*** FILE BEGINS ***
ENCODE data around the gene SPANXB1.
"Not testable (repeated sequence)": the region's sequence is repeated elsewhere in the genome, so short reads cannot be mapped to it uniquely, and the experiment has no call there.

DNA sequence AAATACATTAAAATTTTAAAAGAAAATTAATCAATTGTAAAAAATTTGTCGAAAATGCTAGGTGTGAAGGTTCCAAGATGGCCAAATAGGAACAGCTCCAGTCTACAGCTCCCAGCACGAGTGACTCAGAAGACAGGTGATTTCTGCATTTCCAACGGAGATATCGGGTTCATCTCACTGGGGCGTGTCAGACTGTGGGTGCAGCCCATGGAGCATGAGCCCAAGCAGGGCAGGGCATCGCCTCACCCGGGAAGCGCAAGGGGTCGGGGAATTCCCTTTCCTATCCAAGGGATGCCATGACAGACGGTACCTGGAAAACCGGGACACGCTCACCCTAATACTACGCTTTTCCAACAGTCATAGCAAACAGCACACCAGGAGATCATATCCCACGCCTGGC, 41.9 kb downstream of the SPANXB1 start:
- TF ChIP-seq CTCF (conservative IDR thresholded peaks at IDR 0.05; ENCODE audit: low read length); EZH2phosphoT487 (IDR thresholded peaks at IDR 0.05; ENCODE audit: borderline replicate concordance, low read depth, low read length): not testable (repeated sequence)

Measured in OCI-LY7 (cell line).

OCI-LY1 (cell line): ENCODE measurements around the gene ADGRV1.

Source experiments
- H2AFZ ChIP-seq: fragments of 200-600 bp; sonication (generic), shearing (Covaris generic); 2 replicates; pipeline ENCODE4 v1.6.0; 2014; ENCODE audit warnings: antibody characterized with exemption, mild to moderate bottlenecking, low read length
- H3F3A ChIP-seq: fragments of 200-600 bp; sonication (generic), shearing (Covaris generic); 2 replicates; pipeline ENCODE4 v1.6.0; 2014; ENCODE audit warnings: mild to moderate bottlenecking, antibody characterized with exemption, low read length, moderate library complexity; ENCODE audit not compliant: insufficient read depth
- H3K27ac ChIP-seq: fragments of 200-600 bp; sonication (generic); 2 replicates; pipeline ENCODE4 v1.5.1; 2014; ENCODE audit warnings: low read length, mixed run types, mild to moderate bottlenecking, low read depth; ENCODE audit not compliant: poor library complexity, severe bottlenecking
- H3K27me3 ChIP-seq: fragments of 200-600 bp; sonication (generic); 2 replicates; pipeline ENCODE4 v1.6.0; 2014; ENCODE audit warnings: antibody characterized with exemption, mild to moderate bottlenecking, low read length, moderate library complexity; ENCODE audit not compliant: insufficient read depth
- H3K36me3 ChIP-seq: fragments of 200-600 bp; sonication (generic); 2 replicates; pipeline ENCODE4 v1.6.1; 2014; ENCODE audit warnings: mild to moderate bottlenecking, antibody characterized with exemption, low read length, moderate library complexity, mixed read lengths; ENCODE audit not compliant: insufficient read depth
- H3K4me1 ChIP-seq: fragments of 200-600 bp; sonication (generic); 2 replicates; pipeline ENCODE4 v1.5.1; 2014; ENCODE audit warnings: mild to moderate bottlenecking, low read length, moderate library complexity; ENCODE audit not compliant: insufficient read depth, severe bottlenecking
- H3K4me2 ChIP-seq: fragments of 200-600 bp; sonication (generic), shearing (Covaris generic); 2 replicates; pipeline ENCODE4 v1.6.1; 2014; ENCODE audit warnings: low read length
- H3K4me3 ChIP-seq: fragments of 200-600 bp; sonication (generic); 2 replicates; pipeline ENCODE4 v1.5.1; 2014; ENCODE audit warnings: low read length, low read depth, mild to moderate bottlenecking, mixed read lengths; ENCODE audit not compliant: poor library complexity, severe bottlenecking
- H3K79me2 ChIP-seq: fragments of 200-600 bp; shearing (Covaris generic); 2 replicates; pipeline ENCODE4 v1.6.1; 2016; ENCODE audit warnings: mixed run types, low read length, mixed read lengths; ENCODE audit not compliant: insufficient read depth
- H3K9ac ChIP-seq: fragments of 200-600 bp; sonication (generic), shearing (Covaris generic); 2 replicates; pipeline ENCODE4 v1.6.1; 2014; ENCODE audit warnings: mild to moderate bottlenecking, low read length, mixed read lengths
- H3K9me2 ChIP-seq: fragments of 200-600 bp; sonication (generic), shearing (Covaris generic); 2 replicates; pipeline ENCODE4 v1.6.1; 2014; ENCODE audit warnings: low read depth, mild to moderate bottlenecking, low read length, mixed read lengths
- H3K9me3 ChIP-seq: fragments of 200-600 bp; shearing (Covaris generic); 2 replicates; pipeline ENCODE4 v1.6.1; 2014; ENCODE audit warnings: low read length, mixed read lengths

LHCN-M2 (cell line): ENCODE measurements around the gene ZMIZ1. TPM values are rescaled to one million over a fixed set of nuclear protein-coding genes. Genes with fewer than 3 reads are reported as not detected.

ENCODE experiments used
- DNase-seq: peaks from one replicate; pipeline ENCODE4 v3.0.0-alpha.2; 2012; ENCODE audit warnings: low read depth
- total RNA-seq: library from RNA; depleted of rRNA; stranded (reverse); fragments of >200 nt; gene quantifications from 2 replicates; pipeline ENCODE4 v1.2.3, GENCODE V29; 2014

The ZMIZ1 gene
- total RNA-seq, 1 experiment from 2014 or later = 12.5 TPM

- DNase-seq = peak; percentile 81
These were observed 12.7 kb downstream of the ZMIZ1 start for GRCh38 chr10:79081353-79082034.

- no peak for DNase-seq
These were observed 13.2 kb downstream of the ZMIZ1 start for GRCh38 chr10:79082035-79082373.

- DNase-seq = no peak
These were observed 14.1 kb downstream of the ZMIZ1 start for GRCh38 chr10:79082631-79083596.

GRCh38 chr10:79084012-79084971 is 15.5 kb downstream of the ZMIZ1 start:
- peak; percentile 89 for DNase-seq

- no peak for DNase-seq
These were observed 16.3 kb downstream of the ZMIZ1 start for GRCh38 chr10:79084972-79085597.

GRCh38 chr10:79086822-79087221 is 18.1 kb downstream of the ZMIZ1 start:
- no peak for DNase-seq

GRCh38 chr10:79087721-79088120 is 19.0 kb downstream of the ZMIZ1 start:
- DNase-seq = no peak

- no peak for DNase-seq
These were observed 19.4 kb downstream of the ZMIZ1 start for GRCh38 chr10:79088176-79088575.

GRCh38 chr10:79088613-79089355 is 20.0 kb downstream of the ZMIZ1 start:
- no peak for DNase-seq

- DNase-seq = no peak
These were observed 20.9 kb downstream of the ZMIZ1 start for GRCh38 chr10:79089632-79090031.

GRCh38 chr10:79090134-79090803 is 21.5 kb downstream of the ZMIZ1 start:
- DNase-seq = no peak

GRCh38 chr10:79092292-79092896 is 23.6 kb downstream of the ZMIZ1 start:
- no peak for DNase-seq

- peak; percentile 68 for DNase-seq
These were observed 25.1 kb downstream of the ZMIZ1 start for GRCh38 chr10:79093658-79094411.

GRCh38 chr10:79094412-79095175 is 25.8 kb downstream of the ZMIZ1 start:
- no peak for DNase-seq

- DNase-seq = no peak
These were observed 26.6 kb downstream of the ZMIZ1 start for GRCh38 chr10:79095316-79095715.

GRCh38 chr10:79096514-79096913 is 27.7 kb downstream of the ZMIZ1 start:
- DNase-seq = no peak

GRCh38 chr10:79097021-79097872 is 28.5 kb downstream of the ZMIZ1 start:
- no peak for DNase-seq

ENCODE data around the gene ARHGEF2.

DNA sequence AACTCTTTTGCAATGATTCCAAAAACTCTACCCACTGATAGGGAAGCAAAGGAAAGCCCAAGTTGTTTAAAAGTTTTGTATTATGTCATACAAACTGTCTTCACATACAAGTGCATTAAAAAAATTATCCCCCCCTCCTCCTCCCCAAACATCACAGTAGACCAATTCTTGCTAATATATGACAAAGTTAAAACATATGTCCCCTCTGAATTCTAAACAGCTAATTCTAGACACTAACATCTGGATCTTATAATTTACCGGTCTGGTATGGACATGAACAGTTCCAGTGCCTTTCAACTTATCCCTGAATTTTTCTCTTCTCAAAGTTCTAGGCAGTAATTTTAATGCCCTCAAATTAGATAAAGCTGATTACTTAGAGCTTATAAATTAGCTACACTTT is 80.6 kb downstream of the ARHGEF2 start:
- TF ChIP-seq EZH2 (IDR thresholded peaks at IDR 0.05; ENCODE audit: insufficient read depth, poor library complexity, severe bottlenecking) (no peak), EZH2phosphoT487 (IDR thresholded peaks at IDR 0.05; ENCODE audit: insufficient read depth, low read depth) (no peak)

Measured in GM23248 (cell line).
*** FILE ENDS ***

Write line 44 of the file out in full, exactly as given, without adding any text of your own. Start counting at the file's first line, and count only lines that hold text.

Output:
- DNase-seq = no peak